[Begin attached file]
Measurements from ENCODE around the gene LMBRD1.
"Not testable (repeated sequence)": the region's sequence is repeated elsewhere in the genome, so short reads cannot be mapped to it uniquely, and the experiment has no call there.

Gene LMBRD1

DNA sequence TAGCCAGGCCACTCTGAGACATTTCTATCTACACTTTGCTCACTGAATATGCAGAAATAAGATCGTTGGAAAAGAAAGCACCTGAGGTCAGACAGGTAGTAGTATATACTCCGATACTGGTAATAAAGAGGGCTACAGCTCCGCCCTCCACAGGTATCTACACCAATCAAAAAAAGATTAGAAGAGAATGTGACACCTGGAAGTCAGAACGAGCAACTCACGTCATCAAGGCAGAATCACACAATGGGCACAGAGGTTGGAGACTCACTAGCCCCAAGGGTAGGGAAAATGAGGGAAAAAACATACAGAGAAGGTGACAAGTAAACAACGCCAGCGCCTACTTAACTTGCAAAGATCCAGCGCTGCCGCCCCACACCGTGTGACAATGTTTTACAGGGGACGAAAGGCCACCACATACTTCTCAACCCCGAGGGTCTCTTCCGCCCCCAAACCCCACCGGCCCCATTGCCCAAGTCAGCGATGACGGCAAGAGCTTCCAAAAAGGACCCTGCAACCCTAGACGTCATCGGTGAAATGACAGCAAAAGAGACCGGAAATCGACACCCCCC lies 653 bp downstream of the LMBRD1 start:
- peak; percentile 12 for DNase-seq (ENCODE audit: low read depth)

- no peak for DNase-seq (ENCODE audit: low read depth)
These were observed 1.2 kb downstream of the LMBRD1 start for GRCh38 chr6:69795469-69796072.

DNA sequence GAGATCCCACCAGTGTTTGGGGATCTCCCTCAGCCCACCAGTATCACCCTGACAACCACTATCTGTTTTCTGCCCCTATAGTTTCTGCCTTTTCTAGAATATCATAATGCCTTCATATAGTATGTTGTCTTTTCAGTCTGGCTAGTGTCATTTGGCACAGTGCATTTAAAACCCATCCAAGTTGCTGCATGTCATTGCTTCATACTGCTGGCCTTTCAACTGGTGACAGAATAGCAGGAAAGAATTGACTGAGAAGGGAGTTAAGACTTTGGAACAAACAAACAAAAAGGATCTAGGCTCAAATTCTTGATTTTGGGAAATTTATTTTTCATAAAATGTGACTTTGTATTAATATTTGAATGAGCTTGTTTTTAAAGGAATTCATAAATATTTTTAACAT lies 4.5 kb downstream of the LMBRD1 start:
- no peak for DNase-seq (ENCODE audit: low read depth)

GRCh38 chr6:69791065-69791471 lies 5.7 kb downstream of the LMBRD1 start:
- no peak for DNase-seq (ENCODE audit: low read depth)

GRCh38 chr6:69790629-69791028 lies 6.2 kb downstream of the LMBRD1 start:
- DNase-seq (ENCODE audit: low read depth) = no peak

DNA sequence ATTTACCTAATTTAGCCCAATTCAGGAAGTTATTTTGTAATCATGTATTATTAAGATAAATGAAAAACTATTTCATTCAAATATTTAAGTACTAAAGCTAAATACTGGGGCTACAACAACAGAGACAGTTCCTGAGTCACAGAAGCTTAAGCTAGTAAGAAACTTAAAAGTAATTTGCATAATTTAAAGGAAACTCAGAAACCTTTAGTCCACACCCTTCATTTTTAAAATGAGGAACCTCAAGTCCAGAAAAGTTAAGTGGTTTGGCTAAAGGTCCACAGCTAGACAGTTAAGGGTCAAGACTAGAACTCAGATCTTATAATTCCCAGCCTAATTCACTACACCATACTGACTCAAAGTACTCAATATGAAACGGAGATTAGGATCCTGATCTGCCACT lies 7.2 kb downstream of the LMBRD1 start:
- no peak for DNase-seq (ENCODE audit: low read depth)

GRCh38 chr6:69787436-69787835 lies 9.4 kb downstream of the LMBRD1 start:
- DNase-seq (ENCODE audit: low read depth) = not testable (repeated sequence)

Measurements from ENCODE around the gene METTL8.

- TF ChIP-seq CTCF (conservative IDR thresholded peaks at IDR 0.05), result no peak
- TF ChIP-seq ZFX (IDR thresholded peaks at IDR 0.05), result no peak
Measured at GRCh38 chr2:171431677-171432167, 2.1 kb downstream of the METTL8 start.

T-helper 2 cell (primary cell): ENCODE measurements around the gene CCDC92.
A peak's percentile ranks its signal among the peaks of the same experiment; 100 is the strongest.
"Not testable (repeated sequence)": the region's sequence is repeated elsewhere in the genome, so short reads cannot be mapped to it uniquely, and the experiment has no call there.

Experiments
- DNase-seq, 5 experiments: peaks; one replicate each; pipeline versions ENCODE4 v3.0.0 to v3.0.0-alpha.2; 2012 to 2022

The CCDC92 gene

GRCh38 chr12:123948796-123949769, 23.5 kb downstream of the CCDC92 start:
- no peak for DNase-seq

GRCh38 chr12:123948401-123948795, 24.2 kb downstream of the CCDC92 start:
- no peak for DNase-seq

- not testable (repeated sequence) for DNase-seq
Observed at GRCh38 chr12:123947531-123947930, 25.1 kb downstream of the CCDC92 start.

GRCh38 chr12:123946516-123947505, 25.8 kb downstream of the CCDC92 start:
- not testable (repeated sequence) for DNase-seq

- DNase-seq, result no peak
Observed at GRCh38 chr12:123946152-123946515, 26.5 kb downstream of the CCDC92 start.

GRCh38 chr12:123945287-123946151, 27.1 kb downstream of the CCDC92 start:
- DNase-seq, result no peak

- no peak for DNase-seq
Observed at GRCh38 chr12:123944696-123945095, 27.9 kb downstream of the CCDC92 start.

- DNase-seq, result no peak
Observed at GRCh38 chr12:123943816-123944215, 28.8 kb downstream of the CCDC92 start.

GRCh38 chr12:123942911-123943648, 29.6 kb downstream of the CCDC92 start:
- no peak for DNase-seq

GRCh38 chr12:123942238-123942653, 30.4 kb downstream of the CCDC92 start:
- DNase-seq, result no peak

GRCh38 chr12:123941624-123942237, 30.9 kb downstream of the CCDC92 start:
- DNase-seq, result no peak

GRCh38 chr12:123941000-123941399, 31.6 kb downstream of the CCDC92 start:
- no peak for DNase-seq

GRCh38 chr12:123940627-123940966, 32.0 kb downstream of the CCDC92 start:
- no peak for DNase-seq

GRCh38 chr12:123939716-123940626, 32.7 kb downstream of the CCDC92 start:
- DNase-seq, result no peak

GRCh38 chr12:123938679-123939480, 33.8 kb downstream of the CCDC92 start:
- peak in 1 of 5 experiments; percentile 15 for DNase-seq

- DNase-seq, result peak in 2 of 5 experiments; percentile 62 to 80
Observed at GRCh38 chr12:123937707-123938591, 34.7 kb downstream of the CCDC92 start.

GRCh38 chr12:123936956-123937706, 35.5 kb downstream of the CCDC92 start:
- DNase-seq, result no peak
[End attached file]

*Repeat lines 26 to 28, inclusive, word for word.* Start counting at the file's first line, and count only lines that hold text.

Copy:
- DNase-seq, 5 experiments: peaks; one replicate each; pipeline versions ENCODE4 v3.0.0 to v3.0.0-alpha.2; 2012 to 2022

The CCDC92 gene

GRCh38 chr12:123948796-123949769, 23.5 kb downstream of the CCDC92 start: